Winner of the Hurston/Wright Legacy Award for Fiction
One of Granta’s Best Young British Novelists
From the prizewinning young writer of What Is Not Yours Is Not Yours, Gingerbread, and Peaces comes a brilliant and inventive story of love, lies, and inspiration.
Fairy-tale romances end with a wedding, and the fairy tales don't get complicated. In this book, the celebrated writer Mr. Fox can't stop himself from killing off the heroines of his novels, and neither can his wife, Daphne. It's not until Mary, his muse, comes to life and transforms him from author into subject that his story begins to unfold differently.
Mary challenges Mr. Fox to join her in stories of their own devising; and in different times and places, the two of them seek each other, find each other, thwart each other, and try to stay together, even when the roles they inhabit seem to forbid it. Their adventures twist the fairy tale into nine variations, exploding and teasing conventions of genre and romance, and each iteration explores the fears that come with accepting a lifelong bond. Meanwhile, Daphne becomes convinced that her husband is having an affair, and finds her way into Mary and Mr. Fox's game. And so Mr. Fox is offered a choice: Will it be a life with the girl of his dreams, or a life with an all-too-real woman who delights him more than he cares to admit?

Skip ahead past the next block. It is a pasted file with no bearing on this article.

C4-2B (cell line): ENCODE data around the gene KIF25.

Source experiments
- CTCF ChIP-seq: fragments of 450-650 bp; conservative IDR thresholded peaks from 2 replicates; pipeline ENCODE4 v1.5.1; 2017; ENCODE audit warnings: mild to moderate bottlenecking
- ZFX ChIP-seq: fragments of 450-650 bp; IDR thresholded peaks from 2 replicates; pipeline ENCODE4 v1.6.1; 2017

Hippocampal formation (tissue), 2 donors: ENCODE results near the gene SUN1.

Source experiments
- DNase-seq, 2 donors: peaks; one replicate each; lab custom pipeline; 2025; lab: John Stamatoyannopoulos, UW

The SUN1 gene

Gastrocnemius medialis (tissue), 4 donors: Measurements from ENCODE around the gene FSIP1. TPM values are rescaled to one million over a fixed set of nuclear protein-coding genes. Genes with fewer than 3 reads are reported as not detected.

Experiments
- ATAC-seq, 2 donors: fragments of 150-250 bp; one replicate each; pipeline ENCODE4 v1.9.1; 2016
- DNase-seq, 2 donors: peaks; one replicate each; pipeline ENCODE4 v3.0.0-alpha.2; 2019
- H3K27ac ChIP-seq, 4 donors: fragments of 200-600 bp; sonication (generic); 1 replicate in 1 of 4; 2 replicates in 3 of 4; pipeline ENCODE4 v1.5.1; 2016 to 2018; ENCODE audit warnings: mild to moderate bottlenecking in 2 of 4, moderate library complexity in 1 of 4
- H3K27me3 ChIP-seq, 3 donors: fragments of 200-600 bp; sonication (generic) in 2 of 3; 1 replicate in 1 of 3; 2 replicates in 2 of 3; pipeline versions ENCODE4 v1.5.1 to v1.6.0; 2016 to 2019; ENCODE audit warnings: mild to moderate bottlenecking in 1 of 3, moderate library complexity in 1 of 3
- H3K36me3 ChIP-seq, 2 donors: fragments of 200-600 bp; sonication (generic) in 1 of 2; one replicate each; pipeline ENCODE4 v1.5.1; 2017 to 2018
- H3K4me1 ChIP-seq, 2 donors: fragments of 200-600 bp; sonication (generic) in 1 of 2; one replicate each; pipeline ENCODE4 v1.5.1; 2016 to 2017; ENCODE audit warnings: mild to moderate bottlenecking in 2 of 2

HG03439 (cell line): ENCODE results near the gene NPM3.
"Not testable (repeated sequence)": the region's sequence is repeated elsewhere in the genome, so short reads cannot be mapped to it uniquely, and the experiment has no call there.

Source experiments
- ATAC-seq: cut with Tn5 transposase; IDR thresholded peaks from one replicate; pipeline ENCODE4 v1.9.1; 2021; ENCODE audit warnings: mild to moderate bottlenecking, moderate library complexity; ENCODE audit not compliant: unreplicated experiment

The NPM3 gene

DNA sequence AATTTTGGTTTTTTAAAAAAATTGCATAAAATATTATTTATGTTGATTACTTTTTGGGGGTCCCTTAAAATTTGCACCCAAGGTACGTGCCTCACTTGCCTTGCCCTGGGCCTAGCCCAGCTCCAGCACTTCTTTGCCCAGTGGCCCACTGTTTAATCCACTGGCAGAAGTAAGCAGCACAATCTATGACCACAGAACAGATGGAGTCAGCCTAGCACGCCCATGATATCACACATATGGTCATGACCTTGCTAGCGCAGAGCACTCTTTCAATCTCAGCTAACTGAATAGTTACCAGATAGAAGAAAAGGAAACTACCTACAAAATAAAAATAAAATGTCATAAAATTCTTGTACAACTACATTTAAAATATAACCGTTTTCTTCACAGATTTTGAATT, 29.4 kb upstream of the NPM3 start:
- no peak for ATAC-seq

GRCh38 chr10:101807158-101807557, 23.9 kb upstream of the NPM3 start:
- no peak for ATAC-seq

The extraordinarily gifted Helen Oyeyemi has written a love story like no other. Mr. Fox is a magical book, endlessly inventive, as witty and charming as it is profound in its truths about how we learn to be with one another.
Set primarily in 1930s New York, Oyeyemi's latest novel follows the adventures of a famous novelist, Mr. Fox, with a penchant for murdering his heroines. His life and work are transformed by the discovery of his muse, Mary. But when Mr. Fox's wife, Daphne, becomes convinced her husband is having an affair, the novelist finds himself forced to make a very difficult decision. Carole Boyd's narration is playful, well paced, and utterly enjoyable. She captures the spirit of the fantastical prose and creates restrained but effective voices employing several pitch-perfect accents and dialects for Oyeyemi's characters. One of the many highlights is Boyd's rendition of the rich American teenager to whom she lends a wonderfully flat, bored tone. A Riverhead hardcover.
This book is so brilliant it hurts. I've spent the last few months trying to wean myself from 'just the classics' by exploring 21st century writers, and this single book has made all the effort worth it.
Delightfully written and with a great sense of humor, the stories told blend together through shared details and themes to create the sense of being in a series of recurring dreams that straddle the lines between fairy tale/nightmare, childhood/adulthood, absurdity/madness, and all come together to tell the overarching tale of two Foxes and a Foxe.
Anyone who still has some imagination left in them should find this to be a charming classic.